In the United States (US), Pew Research Center—a “nonpartisan fact tank” which conducts election polls and surveys—detailed the survey methodology it follows on its website, where it could be accessed by the public.

READ: U.S. Survey Methodology

“Our hallmarks: a rigorous approach to methodological quality, complete transparency as to our methods, and a commitment to exploring and evaluating ongoing developments in data collection,” Pew Research Center stated.

According to Dr. Jose Ramon Albert, a statistician and senior research fellow of the Philippine Institute for Development Studies (PIDS), in an article based on his presentation at the 20th Jaime V. Ongpin Memorial Lecture on Public Service in Business and Government in October last year, companies conducting polls should be transparent.

“All firms conducting polls in the Philippines should be transparent about their methods and funding, not only because that is what is mandated by law, but also because transparency (or the lack of it) can help (or destroy) the credibility of your organizations, your surveys, and ultimately, statistics,” Albert wrote.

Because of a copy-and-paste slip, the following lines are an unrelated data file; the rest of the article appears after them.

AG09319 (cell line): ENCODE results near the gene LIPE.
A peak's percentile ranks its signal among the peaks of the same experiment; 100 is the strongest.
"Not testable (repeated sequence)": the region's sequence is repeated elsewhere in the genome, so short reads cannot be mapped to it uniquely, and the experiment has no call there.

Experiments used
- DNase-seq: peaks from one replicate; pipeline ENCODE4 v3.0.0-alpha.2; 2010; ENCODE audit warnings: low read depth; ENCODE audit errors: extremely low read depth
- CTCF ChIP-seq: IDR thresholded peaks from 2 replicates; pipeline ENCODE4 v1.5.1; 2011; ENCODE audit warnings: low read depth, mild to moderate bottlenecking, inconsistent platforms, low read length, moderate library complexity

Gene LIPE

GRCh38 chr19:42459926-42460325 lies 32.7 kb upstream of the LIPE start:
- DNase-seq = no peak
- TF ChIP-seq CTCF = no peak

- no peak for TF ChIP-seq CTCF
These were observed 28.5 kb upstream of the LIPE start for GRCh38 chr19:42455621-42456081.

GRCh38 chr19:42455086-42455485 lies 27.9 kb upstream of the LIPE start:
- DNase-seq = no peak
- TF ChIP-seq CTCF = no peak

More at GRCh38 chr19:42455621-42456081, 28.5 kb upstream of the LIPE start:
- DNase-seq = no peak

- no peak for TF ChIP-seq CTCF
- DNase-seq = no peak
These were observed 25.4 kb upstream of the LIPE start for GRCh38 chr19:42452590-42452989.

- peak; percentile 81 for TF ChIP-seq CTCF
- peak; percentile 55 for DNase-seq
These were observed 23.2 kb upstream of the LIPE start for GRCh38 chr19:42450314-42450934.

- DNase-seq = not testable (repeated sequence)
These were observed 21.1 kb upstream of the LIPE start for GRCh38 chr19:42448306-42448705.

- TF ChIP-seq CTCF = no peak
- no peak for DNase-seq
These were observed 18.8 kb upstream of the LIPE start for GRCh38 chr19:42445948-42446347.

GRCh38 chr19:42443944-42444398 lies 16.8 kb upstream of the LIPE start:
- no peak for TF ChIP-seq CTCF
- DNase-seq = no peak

Hits and misses of past surveys

In past Philippine elections—including in 2010, 2013, 2016 and 2019—some companies other than SWS and Pulse Asia conducted their own pre-election surveys.

These included surveys done by Taylor Nelson Sofres (TNS), StratPolls, Laylo, The Center, Argus, D’Strafford and non-profit research group Ibon Foundation.

Some media organizations have also conducted their own surveys in the past, including those by the Manila Broadcasting Co. (MBC) and its flagship station dzRH in 2016, The Standard and Manila Standard Today in 2016 and 2010 and Radio Mindanao Network (RMN) in 2016.